External Unit

The other component of the cochlear implant is the external unit. The external unit contains a microphone, a processing unit, and a transceiver. The external component is responsible for converting sounds into a signal that is then relayed to the internal unit for it to stimulate the inner ear. 

How Does a Cochlear Implant Work?

A cochlear implant is essentially a hearing device that circumvents normal hearing. The microphone in the external unit is able to create electrical patterns based upon noise in your environment. These sounds picked up by the microphone are then processed in the processing unit into an appropriate format for stimulating the cochlea.

The signal then leaves the external unit from the transceiver. Next, the implanted receiver picks up the signal and relays that message to the electrode array that then electrically stimulates the cochlea.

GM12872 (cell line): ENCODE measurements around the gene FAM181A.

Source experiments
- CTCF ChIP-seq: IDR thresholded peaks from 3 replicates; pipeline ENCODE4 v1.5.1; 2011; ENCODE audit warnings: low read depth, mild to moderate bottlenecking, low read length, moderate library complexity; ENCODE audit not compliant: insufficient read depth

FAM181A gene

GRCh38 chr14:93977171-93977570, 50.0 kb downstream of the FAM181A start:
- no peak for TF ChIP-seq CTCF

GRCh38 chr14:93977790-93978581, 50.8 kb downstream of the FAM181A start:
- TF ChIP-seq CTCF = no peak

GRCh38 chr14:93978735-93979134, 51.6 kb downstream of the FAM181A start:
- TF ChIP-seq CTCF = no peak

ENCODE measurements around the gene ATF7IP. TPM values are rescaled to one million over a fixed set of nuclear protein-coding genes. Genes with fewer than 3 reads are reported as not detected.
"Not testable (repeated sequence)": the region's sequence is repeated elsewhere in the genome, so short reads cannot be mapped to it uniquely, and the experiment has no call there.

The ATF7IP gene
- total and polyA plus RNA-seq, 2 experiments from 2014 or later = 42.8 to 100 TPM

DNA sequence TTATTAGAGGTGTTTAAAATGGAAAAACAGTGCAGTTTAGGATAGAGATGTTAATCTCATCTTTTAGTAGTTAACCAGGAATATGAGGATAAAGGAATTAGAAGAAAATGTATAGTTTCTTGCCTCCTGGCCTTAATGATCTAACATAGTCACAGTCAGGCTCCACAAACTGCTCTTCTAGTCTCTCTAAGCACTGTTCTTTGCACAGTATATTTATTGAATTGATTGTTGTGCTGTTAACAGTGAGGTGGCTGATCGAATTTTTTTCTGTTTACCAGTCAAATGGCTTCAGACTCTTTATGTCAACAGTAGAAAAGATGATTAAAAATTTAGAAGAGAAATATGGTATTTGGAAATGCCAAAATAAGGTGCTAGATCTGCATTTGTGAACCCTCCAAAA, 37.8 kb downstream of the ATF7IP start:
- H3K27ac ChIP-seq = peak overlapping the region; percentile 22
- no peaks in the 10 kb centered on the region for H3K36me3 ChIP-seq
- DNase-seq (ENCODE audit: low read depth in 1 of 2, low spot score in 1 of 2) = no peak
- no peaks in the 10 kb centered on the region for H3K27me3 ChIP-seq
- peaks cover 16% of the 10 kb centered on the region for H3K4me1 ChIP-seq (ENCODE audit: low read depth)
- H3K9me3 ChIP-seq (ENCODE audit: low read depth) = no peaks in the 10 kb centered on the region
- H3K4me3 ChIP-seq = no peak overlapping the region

What Do Cochlear Implants Sound Like?

Cochlear implants are an excellent means of restoring the ability to detect sounds in your environment, but they are by no means a direct one-for-one replacement for natural hearing. Frequently those that end up going the route of cochlear implants are doing so as a means of last resort to allow them to have some kind of sound awareness. 

Cochlear implants are fairly common; there are people that have had these devices from childhood and some that have gotten them later in life. For those that go a majority of their life hearing and then get cochlear implants, it can be quite the change.

Many people who get the implant later in life describe their new set of technological ears as sounding slightly distorted, robotic, or squeaky. While this can be difficult in the beginning, over time, most people get used to them and are able to carry out conversations with more ease. As technology continues to improve, the sound quality capable of cochlear implants is also likely to improve.